Due to popular demand, I will share the following anecdotes about my son's Canadian canoe-camp job. Please be warned that they are not in chronological order and may be slightly inaccurate due to parental distraction.

* The camp's island, Garden Island, is right next to Bear Island, which is Ojibway land. It seems that all of the local tribes have softball teams and regularly play each other. They also play the camp staff every summer. As Paul describes them, the Bear Islanders are the Yankees of the league--once formidable, now aging--and on his first at-bat P managed to cover himself with glory by hitting a home run into the woods.

* Thirteen-year-old girls spend a lot of time making up songs about young male counselors.

* Northern lights over a northern lake are spectacular. Pot lasagna is delicious. In the United States wilderness canoers drink Tang and eat fried Spam, but in Canada they drink Gumperts and eat fried Klik.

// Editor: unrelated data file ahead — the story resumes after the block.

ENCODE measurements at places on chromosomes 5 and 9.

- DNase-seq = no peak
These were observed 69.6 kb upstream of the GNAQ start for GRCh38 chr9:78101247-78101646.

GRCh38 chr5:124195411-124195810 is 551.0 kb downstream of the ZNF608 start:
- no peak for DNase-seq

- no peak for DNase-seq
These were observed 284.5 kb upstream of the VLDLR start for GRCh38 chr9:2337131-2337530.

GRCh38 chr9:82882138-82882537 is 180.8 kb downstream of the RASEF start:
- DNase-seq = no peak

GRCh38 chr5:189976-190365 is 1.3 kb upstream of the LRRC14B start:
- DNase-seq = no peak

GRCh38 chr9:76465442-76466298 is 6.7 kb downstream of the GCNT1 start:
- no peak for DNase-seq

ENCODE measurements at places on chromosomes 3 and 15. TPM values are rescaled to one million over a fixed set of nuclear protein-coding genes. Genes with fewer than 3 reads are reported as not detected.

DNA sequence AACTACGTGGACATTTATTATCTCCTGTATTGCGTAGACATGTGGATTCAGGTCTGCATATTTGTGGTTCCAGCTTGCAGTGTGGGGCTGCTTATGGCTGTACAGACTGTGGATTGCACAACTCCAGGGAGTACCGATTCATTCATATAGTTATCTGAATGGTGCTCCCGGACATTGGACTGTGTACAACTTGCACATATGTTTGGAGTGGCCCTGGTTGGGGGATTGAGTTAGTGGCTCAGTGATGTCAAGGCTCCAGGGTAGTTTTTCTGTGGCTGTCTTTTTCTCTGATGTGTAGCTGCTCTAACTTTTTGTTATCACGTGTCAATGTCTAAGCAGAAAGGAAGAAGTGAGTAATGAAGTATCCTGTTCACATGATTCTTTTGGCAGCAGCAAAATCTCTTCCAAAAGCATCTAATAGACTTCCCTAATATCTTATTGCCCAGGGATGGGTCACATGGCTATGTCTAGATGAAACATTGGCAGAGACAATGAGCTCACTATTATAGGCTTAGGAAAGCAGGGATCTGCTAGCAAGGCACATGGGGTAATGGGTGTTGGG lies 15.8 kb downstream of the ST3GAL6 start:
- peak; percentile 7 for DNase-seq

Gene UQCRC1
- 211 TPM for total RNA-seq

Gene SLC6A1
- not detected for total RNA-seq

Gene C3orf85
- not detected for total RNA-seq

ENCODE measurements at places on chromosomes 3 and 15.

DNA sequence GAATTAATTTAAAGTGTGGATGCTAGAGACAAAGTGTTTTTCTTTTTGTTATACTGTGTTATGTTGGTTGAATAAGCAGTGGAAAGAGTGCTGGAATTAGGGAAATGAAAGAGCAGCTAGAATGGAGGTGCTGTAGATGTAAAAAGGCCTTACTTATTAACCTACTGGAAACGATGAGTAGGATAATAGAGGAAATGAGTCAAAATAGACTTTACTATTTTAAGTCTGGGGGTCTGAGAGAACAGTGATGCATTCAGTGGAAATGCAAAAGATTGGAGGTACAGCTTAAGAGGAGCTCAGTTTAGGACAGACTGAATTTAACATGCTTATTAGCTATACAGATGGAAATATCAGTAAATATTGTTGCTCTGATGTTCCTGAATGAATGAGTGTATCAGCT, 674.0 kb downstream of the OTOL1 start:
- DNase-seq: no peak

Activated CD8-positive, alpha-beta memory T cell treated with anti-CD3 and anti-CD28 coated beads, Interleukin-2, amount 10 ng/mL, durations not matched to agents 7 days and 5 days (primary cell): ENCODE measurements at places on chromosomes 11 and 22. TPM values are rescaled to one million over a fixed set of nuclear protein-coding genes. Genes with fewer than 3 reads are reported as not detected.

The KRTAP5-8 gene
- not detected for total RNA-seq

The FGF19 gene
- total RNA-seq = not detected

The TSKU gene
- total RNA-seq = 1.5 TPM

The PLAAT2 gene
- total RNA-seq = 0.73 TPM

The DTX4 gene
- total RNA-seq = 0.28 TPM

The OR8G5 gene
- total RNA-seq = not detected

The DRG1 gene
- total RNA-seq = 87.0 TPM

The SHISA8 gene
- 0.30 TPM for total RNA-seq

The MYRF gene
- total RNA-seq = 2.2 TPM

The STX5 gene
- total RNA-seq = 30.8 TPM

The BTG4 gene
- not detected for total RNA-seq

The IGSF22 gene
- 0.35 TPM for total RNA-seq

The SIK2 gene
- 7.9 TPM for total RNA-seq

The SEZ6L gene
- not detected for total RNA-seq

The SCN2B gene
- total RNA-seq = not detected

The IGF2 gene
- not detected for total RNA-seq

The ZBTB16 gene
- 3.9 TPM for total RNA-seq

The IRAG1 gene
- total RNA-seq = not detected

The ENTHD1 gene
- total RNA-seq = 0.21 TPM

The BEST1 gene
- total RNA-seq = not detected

* Portaging with little boys is hard because they are too small to carry anything heavy. Introverted camp counselors snag time for themselves by doing a lot of reading in public. Paul recommends Don DeLillo's Libra.

* There is a laundry hierarchy. Campers wash their clothes in buckets with scrub brushes. Counselors use the Amish washing machine (basically a hand-cranked wringer-washer). The people in charge use an electric agitator. At this camp, the people in charge are referred to collectively as The Brass. I have been trying to imagine how the Frost Place would be different if people referred to Teresa and me as The Brass.

* The base camp is on Lake Temagami in northern Ontario. According to Wikipedia, "the lands surrounding the lake are part of the Canadian Shield, one of the largest single exposure[s] of Precambrian rocks in the world which were formed after the Earth's crust cooled. Part of Lake Temagami lies in the Temagami Magnetic Anomaly, an egg shaped geologic structure stretching from Lake Wanapitei in the west to Bear Island." When Paul wakes up, I will ask him what more he can tell me about the egg-shaped Anomaly, which certainly seems to imply the presence of aliens. I wonder if they play softball.